In an age of infinite options and instant gratification, it’s especially rewarding when your favorite albums retain their luster through the decades. Listening with fresh ears to 1995’s Orange Crate Art by Brian Wilson and Van Dyke Parks, this writer feels the familiar warmth of reconnecting with a cherished old friend. This impeccably crafted song cycle, featuring Parks’ stellar orchestrations and Wilson’s trademark vocal harmonies, marked their first major collaboration since the ill-fated SMiLE project over 25 years prior. A further quarter-century on OCA still radiates golden California sunshine and evokes the serenity, peace, and potential of the wide-open western plains. Omnivore Recordings’ 25th anniversary expanded re-release of Orange Crate Art is not only a treat for devotees of this oft-overlooked gem of an LP, but it also opened the door to a fanboy moment with one of its creators. (Read on, reader!)
It was in the sun-drenched, fertile ground of the mid-1960s California music scene that these two American musical icons first met, when Wilson drafted Parks as lyricist for SMiLE, the highly-anticipated follow up to The Beach Boys’ 1966’s landmark Pet Sounds LP. Their instant artistic alchemy was almost too potent: the pairing of Wilson’s innovative songwriting and Parks’ abstract, poetic imagery of “westward, Ho!” Americana proved too ambitious for the narrow parameters set for (and by) The Beach Boys and caused massive turmoil in and around the band. Famously abandoned by its creators, SMiLE would ultimately be resurrected by Wilson’s superb touring band over three decades later (2004’s Brian Wilson Presents SMiLE is essential listening).
But their shared musical vision of the Golden State briefly stuck its head out of the foxhole in the early 90s, when Parks recruited Wilson as the vocalist for Orange Crate Art. The simplicity and innocence of Wilson’s unmistakable vocal instrument, gloriously multi-tracked to create golden stacks of thick harmonies, is the perfect vehicle to bring this magnificent group of Parks’ compositions to life. A sweet sense of longing and nostalgia permeates Parks’ rich lyrical poetry, with tales of young love (“My Jeanine”), humble homemaking (“Wings of A Dove,” “Hold Back Time”) and wanderlust (“Sail Away”) told through a uniquely Californian lens. Parks’ supernatural arranging gifts shine throughout as well, with lush orchestrations that are warm and sweet as a Pacific mountain breeze.
Omnivore’s expanded edition of OCA features a second disc of the instrumental tracks without the vocals (a revelation, as the absence of Wilson’s vocals uncover beautiful intricacies in Parks’ arrangements), as well as some sweet “extra oranges” including a stunning rendition of George Gershwin’s “Rhapsody In Blue” featuring Wilson’s patented, rich multi-tracked harmonies.
The dream of Orange Crate Art has enchanted me since its initial release in 1995, and the moment the deluxe reissue was announced I pre-ordered it without hesitation. And then a funny thing happened: I had the opportunity to interview Mr. Parks himself, for a book I’m writing about a separate, unrelated musical topic. The legendary musician was gracious, witty and insightful during our spirited FaceTime chat, but before we signed off I couldn’t help myself: I congratulated him on the forthcoming reissue of one of my favorite albums, and I asked him about the bold creative choice of deploying Brian Wilson solely as a vocalist. He was at once straightforward and idealistic:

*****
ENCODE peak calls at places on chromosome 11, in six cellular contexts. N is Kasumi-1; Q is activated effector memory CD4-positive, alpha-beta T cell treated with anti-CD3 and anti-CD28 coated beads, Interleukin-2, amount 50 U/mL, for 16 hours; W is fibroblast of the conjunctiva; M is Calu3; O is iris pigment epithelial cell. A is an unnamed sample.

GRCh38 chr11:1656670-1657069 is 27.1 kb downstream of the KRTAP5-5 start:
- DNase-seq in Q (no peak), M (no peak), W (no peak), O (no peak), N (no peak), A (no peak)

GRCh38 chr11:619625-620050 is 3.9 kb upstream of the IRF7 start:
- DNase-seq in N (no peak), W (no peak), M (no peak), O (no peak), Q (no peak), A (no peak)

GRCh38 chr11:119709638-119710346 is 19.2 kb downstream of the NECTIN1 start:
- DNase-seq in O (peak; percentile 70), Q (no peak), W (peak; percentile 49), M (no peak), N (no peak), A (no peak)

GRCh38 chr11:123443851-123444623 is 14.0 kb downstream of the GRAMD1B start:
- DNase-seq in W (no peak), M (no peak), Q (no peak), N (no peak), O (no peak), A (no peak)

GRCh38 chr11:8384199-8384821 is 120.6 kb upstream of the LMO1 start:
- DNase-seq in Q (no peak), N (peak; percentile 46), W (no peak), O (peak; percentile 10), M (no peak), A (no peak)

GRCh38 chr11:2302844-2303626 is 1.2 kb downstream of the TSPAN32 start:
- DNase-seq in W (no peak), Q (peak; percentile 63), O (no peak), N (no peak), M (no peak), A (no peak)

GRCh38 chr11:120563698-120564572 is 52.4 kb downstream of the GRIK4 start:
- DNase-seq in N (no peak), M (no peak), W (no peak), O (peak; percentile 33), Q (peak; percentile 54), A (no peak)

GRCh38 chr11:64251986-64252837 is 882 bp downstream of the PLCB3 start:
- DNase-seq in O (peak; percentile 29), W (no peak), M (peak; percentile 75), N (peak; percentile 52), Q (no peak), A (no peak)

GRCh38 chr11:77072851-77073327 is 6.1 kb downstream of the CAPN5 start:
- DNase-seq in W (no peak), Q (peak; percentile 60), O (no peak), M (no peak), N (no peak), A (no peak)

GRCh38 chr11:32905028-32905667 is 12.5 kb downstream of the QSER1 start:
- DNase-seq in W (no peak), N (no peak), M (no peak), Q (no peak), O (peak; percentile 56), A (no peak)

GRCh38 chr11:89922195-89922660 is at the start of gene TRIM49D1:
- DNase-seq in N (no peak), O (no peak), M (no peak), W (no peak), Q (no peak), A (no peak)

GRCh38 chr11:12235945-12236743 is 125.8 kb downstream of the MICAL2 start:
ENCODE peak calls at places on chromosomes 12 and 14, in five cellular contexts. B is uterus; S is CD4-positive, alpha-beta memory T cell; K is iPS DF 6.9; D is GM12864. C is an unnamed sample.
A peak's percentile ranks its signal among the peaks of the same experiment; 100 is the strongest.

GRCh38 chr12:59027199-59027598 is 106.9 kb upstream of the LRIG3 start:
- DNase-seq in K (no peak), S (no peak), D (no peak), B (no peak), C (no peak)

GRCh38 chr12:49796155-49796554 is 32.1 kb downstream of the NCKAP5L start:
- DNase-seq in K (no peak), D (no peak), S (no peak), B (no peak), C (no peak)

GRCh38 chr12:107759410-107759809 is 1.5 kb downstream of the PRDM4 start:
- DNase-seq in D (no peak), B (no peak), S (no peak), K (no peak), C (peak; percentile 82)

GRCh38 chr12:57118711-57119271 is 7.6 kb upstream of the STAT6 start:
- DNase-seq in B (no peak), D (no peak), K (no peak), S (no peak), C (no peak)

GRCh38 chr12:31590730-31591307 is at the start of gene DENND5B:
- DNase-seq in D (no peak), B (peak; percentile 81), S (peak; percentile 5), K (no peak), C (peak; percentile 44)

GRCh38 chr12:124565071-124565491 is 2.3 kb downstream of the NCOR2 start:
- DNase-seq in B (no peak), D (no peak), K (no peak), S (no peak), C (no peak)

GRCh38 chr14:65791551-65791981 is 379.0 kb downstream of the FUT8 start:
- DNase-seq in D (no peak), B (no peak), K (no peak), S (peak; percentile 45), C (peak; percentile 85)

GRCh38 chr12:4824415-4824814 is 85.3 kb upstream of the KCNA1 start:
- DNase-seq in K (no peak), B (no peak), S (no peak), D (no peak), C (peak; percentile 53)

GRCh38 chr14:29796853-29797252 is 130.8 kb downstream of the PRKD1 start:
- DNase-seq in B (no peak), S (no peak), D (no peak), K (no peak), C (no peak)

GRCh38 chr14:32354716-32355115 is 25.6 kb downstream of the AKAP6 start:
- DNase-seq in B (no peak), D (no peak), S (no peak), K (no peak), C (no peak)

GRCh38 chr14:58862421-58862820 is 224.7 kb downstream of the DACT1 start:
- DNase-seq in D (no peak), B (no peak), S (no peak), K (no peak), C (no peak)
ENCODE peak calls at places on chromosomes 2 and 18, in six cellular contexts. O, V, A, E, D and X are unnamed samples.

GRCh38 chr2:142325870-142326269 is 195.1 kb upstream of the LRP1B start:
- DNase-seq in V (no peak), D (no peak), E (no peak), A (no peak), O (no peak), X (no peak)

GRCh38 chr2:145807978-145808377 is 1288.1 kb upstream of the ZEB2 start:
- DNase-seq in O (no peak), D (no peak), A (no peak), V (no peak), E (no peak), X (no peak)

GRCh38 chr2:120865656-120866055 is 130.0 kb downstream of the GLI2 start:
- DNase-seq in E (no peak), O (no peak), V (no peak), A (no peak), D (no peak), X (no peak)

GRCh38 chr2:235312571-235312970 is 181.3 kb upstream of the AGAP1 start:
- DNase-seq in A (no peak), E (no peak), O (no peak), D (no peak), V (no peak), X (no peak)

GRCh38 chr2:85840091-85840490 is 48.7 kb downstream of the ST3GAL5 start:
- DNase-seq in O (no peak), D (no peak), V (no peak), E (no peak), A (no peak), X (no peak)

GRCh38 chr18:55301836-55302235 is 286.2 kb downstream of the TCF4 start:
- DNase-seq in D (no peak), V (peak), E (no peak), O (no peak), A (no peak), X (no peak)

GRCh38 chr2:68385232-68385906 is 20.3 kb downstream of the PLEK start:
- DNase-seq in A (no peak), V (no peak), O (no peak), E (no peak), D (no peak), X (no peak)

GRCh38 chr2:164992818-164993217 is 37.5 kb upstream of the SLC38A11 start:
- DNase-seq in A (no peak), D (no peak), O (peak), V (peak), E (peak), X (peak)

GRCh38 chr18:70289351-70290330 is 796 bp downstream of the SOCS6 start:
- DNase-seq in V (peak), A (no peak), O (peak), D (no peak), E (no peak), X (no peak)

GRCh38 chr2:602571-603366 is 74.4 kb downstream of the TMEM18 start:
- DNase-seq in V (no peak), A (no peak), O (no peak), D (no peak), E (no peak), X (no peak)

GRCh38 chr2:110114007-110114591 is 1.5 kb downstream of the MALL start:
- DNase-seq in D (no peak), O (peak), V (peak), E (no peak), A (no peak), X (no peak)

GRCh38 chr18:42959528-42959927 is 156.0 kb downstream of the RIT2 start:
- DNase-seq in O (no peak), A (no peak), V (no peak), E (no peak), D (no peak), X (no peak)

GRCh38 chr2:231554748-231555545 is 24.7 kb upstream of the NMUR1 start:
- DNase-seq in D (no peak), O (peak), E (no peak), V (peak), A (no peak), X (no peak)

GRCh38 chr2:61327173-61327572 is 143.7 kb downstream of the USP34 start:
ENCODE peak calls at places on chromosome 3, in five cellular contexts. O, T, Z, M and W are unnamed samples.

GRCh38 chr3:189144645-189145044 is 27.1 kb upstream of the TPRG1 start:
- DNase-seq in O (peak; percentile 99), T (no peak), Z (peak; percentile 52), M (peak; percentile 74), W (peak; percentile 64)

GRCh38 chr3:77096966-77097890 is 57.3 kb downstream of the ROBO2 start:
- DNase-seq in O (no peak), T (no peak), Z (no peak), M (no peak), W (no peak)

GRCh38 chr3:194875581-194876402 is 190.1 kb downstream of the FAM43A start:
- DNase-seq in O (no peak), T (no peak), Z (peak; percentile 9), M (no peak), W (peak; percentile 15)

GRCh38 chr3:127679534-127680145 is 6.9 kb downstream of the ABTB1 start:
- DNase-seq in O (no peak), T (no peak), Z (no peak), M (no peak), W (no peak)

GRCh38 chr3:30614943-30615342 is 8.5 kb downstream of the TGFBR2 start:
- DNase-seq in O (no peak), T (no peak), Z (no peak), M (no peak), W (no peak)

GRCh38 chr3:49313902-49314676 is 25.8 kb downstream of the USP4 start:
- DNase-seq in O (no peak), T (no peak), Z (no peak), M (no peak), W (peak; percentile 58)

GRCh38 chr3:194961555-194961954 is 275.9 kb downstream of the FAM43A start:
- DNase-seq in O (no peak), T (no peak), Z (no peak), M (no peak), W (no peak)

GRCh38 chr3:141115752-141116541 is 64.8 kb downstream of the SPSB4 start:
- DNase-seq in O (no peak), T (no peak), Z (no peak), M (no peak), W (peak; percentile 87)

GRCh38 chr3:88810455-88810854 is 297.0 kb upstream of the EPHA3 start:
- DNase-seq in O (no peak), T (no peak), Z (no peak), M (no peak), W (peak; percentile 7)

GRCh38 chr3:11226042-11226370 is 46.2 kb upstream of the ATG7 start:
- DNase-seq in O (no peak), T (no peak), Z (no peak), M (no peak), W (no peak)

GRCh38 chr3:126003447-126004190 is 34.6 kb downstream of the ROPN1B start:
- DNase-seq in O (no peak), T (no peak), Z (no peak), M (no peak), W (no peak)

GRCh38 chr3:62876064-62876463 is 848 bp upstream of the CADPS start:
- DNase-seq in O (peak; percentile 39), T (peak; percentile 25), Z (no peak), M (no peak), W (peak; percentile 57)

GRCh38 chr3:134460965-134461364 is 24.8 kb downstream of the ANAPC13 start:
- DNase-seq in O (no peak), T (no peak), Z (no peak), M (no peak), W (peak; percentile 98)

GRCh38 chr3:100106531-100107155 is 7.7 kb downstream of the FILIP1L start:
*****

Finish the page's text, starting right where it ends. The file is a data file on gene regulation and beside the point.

“Well, I’ll tell ya. My people are Floridians; the first oranges I got were from Florida, and I know how Floridians pronounce it. But I’m in California…when I told Lenny Waronker, the head of Warner Brothers, that I want to put Brian on this, I said ‘He’s the only guy I know who could absolutely, definitely, pronounce ORANGE.’ Of course, absolutely, the man is (also) totemic of Southern California. So with that, and it’s no joke, that little ‘ha ha, nudge wink’ is all he needed.”
It was a startling and inspiring answer: for musicians like Van Dyke Parks, the work itself is not only its own reward, but it can serve as an opportunity to reconnect with kindred creative spirits. “My sincere, urgent wish to get Brian out of bed and me out of bed: that’s why I did it. A lot of blood on the tracks…his and mine, gotta tell ya. I would do just enough on the synthesizers to demonstrate the tune to him, to see if it’s the right key, the right tempo, does he like the lyrics. Then I would take that digital stuff to 24 (tracks) with the string sections and so forth, and the world was analog from that point on. Yeah…it was fun! Lotta work, lotta hard work.”
Mr. Parks’ swift and concise summation of the Orange Crate Art workflow resonated with me for a while after we spoke. This music has captured my imagination for a quarter-century, yet it seemingly emerged from the most ordinary set of circumstances! It was a great lesson about the essence of music and creativity: a word, a phone call, and a “lotta hard work” can result in something much greater than any album, song or arrangement, something that has the power to bring joy and magic that transcends time and offers a glimpse of the infinity of the human spirit. My conversation with Mr. Parks has not only since enhanced my enjoyment of Orange Crate Art, but it was a thrill to learn that his singular muse is as active as ever, even in the midst of a worldwide pandemic and quarantine. “You know,” he said, “just about all we can do right now is take joy in doing it. That’s what I’m doing, and I’m having a great time. I’m strangely optimistic.”
Image from the cover of “Orange Crate Art”